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needed all George Layton's faith, and all the encouragements which could be presented, to enable him to hope for mercy. AVhen I first saw him, he was a rosy-cheeked boy of fourteen, in my Sunday-school, and I had great hopes that his intelligence, candour, and perseverance would, though a poor factory lad, enable him to make his way in the world. I lost sight of him for some years, and when next I saw him, he was

in N jail, and was undergoing a term of two years'

punishment.

I received one morning, from the governor of the jail, who was an old friend of mine, a letter, which occasioned me the gravest anxiety. It stated that George, whom he had known as a Sunday-school lad, had been consigned to jail for poaching, and that the marvel was that he had not been transported for fifteen years. With three or four others, he had been engaged in a murderous affray with the keepers, one of whom had been killed. It was proved that he was the least guilty of the gang, and had even attempted, at the risk of his life, to save an aged keeper's head from the fearful blow aimed at it with the butt end of a gun. He appeared in court with a broken arm, and his case excited considerable sympathy. Poaching, however, was so on the increase, that the judge thought it necessary to visit every case that came before him with severe penalties. Although the jury strongly recommended the young man to mercy, the judge felt that he could do no other than make an example of him, and he was accordingly sentenced to two years' imprisonment with hard labour.

To the governor's regret, he recognised in the prisoner the lad whom he had known in the Sunday-school many years before. He spoke kindly to him, and offered what encouragement he could under the miserable circumstances. If he submitted himself patiently to the discipline of the prison, and profited by the instructions of the chaplain, something might be done for him when his term had expired; and by a good life in the future he might wipe out the disgrace of the past. To all this George listened in sullen silence. His spirit had been completely crushed, and no human sympathy could stir it. He felt that he was disgraced for life; that the girl to whom he was about to be married would never speak to him again; and that his life now could never be what it might have been.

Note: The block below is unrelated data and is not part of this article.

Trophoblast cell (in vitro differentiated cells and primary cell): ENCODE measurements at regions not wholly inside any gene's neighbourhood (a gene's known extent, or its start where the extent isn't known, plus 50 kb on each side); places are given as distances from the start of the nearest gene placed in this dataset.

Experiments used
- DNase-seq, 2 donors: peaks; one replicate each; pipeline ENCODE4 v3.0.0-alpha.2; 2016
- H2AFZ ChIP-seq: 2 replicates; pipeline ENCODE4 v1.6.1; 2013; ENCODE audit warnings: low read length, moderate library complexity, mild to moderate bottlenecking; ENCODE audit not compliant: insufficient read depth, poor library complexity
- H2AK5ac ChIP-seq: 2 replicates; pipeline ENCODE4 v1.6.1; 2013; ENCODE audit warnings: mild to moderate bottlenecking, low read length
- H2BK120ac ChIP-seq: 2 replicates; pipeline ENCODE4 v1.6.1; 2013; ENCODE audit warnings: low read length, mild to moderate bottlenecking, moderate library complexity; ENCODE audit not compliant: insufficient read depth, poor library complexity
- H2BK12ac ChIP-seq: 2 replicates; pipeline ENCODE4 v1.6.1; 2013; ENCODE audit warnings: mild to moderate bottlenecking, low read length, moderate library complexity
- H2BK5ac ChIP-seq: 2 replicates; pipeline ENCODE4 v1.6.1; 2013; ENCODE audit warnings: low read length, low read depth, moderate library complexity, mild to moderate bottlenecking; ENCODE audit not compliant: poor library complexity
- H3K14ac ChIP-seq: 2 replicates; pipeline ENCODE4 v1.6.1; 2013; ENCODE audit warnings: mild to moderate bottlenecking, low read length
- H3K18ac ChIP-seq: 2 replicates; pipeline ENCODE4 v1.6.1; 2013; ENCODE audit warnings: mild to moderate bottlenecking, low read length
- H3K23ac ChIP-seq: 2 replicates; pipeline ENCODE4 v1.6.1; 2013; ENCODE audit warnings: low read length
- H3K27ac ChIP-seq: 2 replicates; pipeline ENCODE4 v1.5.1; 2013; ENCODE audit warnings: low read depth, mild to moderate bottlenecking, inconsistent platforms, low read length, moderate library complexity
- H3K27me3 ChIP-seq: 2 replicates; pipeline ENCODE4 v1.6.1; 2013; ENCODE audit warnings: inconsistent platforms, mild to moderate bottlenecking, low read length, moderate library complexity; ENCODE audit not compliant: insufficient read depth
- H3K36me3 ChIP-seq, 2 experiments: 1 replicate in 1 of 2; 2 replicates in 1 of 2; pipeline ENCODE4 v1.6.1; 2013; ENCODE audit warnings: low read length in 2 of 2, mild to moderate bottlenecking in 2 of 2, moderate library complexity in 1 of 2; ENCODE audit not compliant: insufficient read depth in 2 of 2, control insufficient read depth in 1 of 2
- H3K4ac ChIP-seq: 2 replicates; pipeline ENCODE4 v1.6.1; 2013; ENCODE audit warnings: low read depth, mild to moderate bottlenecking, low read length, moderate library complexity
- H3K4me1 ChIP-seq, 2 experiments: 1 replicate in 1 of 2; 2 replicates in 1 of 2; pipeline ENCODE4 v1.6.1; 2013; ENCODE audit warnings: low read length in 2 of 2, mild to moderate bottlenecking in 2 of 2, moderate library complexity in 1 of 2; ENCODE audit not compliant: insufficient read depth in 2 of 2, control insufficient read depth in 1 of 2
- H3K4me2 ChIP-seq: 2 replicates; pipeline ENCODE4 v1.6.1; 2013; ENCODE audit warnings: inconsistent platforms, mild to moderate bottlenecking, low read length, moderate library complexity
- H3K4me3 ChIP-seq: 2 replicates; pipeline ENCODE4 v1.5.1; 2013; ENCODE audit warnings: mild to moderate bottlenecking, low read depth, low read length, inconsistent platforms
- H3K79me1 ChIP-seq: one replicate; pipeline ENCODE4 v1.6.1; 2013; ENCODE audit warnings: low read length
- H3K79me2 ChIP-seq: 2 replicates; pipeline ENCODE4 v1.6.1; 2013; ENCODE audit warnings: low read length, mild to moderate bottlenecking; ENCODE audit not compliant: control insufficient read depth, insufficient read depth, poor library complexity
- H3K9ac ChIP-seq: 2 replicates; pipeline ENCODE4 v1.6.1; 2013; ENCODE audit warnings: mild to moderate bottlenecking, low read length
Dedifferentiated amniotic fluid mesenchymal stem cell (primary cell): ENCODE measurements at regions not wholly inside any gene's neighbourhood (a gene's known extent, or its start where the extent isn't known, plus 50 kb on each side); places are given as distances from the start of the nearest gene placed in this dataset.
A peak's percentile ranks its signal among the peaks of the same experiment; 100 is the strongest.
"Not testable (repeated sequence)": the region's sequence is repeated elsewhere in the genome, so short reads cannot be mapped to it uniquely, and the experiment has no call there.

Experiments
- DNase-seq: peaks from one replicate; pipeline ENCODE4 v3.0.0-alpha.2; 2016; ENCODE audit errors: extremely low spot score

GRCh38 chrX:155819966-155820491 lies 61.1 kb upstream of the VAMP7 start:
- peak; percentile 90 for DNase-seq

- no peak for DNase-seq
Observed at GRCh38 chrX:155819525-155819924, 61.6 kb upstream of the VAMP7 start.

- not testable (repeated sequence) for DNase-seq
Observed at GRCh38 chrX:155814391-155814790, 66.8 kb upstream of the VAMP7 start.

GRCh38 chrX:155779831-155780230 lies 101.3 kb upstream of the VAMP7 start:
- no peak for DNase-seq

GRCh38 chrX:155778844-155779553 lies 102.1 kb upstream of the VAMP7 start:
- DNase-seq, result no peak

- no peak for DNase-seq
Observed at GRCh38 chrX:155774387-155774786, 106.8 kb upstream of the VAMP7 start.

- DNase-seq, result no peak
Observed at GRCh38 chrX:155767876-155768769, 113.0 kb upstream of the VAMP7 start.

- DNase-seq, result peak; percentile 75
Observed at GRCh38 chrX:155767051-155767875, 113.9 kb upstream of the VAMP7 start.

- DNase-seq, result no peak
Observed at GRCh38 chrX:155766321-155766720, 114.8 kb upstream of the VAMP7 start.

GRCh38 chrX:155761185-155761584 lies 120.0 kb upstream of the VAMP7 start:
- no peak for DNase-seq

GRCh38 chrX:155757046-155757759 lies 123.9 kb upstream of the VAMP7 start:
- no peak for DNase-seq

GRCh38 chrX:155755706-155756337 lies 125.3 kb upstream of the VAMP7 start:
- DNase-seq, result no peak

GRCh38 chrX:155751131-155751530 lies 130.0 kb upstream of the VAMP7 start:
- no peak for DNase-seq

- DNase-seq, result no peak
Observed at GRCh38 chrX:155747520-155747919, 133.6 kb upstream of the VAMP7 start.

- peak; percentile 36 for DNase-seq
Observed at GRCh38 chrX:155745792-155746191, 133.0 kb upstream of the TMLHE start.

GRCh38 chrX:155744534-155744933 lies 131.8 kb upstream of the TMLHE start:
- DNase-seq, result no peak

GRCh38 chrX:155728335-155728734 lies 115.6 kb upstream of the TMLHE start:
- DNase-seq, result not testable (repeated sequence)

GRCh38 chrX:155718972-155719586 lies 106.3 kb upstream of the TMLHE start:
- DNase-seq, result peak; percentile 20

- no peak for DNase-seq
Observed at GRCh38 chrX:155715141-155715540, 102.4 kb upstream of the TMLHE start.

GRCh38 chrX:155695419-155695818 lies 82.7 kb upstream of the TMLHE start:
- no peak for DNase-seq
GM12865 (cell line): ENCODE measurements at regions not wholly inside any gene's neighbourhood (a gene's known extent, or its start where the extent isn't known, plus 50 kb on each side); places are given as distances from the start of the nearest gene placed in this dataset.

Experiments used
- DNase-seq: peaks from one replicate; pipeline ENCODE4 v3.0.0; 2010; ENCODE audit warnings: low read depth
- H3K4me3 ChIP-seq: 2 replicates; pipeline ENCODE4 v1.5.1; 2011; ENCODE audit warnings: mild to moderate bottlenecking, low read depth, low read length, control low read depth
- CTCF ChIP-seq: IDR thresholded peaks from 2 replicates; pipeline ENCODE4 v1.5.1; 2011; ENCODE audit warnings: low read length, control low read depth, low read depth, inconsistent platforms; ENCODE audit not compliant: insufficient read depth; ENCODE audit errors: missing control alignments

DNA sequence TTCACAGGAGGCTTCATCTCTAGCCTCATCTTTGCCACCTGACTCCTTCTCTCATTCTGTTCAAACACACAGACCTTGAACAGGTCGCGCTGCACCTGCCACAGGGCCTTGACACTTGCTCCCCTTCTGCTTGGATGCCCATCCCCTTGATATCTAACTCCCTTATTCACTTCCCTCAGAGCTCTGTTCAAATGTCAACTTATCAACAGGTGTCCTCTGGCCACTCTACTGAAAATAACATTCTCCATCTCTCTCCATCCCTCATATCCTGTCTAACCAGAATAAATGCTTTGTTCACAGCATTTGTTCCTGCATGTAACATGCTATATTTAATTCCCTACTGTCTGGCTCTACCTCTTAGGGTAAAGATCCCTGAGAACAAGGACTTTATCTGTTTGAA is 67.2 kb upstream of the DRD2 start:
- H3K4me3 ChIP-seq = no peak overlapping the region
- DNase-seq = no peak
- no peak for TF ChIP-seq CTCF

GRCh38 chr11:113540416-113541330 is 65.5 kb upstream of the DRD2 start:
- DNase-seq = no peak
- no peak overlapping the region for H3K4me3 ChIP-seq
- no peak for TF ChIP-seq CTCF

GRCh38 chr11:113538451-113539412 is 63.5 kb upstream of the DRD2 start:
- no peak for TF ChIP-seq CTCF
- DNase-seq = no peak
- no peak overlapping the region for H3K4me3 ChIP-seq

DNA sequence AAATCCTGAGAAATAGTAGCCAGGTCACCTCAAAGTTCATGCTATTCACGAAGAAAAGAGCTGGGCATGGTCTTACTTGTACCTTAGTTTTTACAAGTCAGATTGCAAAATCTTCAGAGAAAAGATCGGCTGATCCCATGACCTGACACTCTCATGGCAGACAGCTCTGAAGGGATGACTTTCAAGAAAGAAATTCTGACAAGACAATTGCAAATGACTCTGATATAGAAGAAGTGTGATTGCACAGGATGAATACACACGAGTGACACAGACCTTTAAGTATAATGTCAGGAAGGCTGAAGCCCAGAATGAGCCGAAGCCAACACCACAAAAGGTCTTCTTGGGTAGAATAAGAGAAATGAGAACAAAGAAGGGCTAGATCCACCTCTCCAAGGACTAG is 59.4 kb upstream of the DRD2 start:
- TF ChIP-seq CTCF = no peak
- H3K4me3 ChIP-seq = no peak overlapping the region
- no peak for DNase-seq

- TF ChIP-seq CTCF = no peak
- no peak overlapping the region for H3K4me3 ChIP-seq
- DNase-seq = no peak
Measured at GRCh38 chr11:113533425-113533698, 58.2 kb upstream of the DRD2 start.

From a civil, frank, and gentle-hearted young man, he sank into a fierce and wolfish condition; he set the rules of the prison at defiance, and led others to do the like. But for the governor's kindness, his conduct would have been severely punished; unwilling, however, to break a bruised reed, he bore with it, hoping that in a few weeks, when he found that he must submit, George Layton would come to himself.

No change for the better took place, and one morning the misguided young man struck one of the warders. He was immediately taken into cell, and heavily ironed.

"Now, Layton," said the governor, sternly, "listen to me; you are liable to be severely flogged for this, and I know what will happen after that."

"What?" said George, fiercely.

"You will never hold up your head again; it will hang upon your breast all your life; the marks on your back will never die out; you will feel them to the day of your death." . "What do I care?" said George, with a bitter laugh. "Death is the best thing that can happen to any of us here. I have nothing left to live for now."

"How would you like Mary Wainwright to hear you talking like that, you wicked young man? How would you like to see your old minister in the temper in which you are now?"

A convulsive sob was the only reply to these queries, and at this moment the warder who had been struck, and not lightly, entered the cell to which George had been conducted. Touching his hat respectfully to the governor, he said, "I have a great favour to ask, sir."

"What is it, Walters?"

"You see, sir," said Walters, who spoke in the curious dialect of his county, "this poor lad is not himself; I knew him years ago, when sooner than have done what he has done to-day, he would have lay down and died, sir; I want you to forgive him, sir, as freely as I have done already. The thing was only witnessed by two or three, and not much harm will be done."

"I will think of it," said the governor, and then he wrote to me, detailing the above particulars. Upon the receipt of his letter, my first business was to see Mary Wainwright. She was a simple, pretty factory girl of nineteen, living with, and to a great extent supporting her widowed mother. Since George's imprisonment the roses had faded from her cheeks, and grief and shame did more than hard work to take all hope from her life. Her mother was constantly upbraiding George, and after a long, monotonous day's work in the mill, where, though her fingers worked rapidly, her mind was with one who was in durance vile, she would return home at night to hear the miserable story she had heard for weeks, of George's wickedness, and his well-merited punishment.